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Grab The Attention of Your Site Visitors in 5 Seconds

You may have the skills of a mad (but extremely talented) web developer, but that’s meaningless if no one cares about your website. Every website owner’s goal is to pull in more followers to their pages, and that will only be possible if they can grab the attention of their target audience. Most people generally visit a website because they need information. Chances are, website links get clicked on the search engine results page (SERP) because they appear helpful for those who are looking for specific pieces of information. However, the critical part of website design is to know how to grab the attention and interest of casual page visitors. The web design strategies that you use will definitely play a significant role in maintaining the interest of your site visitors for them to stay and keep looking. In other words, although the quality of information on your site will…

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Writing Smarter Animation Code

If you’ve ever coded an animation that’s longer than 10 seconds with dozens or even hundreds of choreographed elements, you know how challenging it can be to avoid the dreaded “wall of code”. Worse yet, editing an animation that was built by someone else (or even yourself 2 months ago) can be nightmarish. In these videos, I’ll show you the techniques that the pros use keep their code clean, manageable, and easy to revise. Scripted animation provides you the opportunity to create animations that are incredibly dynamic and flexible. My goal is for you to have fun without getting bogged down by the process. We’ll be using GSAP for all the animation. If you haven’t used it yet, you’ll quickly see why it’s so popular – the workflow benefits are substantial. See the Pen SVG Wars: May the morph be with you. (Craig Roblewsky) on CodePen. The demo above from…

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PHP Developer – Kevadiya, Inc. – Pontiac, MI

Description Kevadiya Inc. is looking for a software engineer who utilizes *PHP* advanced server-side programming language to design, code, or maintain web…From Indeed – Thu, 12 Oct 2017 14:28:16 GMT – View all Pontiac, MI jobs Source: http://rss.indeed.com/rss?q=Drupal+Developer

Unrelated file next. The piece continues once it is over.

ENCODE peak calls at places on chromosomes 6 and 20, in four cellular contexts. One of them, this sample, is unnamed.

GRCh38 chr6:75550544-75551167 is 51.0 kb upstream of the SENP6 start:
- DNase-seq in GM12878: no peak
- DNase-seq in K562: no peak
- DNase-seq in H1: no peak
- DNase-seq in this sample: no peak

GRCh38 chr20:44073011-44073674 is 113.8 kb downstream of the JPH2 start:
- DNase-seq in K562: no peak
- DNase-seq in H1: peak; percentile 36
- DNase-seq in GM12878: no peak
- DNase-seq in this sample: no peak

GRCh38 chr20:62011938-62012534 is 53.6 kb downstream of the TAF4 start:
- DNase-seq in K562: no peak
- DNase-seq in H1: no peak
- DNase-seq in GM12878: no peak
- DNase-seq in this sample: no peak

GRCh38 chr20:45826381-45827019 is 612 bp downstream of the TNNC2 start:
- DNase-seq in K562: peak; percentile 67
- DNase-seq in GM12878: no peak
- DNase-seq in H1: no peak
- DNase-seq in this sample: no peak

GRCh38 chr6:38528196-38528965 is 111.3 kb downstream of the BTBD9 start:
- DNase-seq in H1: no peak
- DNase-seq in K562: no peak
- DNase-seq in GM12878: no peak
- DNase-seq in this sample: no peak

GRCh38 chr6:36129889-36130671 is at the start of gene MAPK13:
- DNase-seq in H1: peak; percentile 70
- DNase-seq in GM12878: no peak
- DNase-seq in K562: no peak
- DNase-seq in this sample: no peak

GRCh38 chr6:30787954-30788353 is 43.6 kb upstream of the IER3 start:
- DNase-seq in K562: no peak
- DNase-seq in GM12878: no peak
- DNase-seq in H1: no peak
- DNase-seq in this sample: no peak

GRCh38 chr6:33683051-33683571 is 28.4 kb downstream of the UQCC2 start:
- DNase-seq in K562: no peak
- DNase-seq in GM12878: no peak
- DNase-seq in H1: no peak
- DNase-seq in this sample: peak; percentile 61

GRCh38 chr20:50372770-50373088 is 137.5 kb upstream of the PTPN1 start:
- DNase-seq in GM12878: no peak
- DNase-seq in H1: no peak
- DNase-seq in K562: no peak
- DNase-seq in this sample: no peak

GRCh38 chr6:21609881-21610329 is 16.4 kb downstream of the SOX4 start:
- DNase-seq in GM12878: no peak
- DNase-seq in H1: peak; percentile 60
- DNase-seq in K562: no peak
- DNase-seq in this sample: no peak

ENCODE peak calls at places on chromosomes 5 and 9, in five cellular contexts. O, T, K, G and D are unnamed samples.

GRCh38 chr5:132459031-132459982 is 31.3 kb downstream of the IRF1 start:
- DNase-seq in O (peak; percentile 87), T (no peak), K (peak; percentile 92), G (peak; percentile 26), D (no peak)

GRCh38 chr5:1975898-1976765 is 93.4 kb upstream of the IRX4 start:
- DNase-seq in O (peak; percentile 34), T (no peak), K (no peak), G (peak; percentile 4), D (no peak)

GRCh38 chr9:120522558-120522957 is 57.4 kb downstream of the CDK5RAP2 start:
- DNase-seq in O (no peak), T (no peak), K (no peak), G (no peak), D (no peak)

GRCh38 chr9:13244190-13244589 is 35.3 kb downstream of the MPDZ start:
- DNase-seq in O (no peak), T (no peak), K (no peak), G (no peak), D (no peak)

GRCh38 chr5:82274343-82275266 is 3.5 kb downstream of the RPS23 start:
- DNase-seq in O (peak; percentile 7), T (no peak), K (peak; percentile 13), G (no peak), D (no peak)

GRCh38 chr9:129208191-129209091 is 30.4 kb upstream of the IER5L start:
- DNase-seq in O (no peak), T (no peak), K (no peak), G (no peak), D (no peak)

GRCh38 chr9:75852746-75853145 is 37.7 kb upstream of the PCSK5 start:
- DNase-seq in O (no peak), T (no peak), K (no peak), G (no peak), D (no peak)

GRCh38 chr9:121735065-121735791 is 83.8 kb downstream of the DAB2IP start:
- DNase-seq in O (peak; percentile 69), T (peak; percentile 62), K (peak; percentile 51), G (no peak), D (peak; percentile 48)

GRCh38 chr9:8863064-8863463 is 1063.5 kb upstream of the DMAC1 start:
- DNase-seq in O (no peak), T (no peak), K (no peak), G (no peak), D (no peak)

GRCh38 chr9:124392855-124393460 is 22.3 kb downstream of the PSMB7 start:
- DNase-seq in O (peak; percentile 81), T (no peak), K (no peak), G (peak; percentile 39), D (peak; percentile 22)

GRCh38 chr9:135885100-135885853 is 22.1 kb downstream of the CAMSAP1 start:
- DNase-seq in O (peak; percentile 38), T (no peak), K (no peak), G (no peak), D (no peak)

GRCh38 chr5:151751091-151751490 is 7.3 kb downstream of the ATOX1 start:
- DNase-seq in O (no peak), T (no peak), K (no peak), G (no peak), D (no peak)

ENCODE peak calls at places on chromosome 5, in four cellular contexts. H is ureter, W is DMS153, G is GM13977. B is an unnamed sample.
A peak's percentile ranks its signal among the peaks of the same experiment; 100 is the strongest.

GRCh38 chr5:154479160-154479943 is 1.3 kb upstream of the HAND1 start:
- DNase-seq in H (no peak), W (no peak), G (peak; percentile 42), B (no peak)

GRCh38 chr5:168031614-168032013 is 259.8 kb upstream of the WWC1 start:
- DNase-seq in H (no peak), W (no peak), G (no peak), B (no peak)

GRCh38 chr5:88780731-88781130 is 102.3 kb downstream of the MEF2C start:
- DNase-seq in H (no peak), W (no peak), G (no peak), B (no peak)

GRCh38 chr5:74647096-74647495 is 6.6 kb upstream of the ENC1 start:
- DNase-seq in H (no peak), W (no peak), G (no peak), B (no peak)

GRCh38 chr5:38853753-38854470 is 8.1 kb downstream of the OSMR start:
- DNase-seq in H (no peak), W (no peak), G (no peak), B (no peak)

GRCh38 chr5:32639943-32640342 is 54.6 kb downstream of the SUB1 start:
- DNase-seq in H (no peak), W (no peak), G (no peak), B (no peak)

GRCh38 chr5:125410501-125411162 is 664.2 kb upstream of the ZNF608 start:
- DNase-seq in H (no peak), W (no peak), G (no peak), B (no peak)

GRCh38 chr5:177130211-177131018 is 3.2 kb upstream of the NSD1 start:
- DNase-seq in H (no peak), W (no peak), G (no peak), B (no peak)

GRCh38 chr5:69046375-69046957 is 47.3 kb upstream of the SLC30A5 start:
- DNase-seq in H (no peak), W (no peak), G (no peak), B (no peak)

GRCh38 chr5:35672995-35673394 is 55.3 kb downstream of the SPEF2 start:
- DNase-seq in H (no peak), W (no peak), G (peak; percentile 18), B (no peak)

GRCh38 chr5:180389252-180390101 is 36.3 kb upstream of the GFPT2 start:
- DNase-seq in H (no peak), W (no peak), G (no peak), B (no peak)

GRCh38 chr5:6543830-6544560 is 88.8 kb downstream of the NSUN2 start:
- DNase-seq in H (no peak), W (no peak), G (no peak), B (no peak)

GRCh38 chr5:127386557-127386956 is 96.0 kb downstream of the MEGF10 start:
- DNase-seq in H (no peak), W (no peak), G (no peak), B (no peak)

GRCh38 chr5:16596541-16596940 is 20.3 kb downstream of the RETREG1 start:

Mētis

Kelly Sutton writes about programming, working with teams and the relationship to the Greek word Mētis: Mētis is typically translated into English as “cunning” or “cunning intelligence.” While not wrong, this translation fails to do justice to the range of knowledge and skills represented by mētis. Broadly understood, mētis represents a wide array of practical skills and acquired intelligence in responding to a constantly changing natural and human environment. Kelly continues: In some ways, mētis is at direct odds with processes that need a majority of the design up-front. Instead, it prefers an evolutionary design. This system of organization and building can be maddening to an organization looking to suss out structure. The question of “When will Project X ship?” seems to be always met with weasel words and hedges. A more effective question—although equally infuriating to the non-engineering members of the company—would be “When will our understanding of the…

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The Death of American Football

I won’t lie: I’m happy to see the decrease in football across the United States. In fact, the decline has been large enough to have some high school teams disband their football sports programs. That’s a good thing. I don’t have anything specifically against American Football, itself… rather, I do have a problem with the obvious link to brain disease associated with repeated hits to the head (and brain). Good riddance. That’s just sad because the results are catastrophic. The risks of football have never been more apparent. This summer, researchers at Boston University said they’d found evidence of a brain disease linked to repeated head blows in nearly all of the 202 former football players they studied. The athletes whose brains were donated to the study had played football in the National Football League, college and even high school. And, of course, the NFL is trying to “find ways”…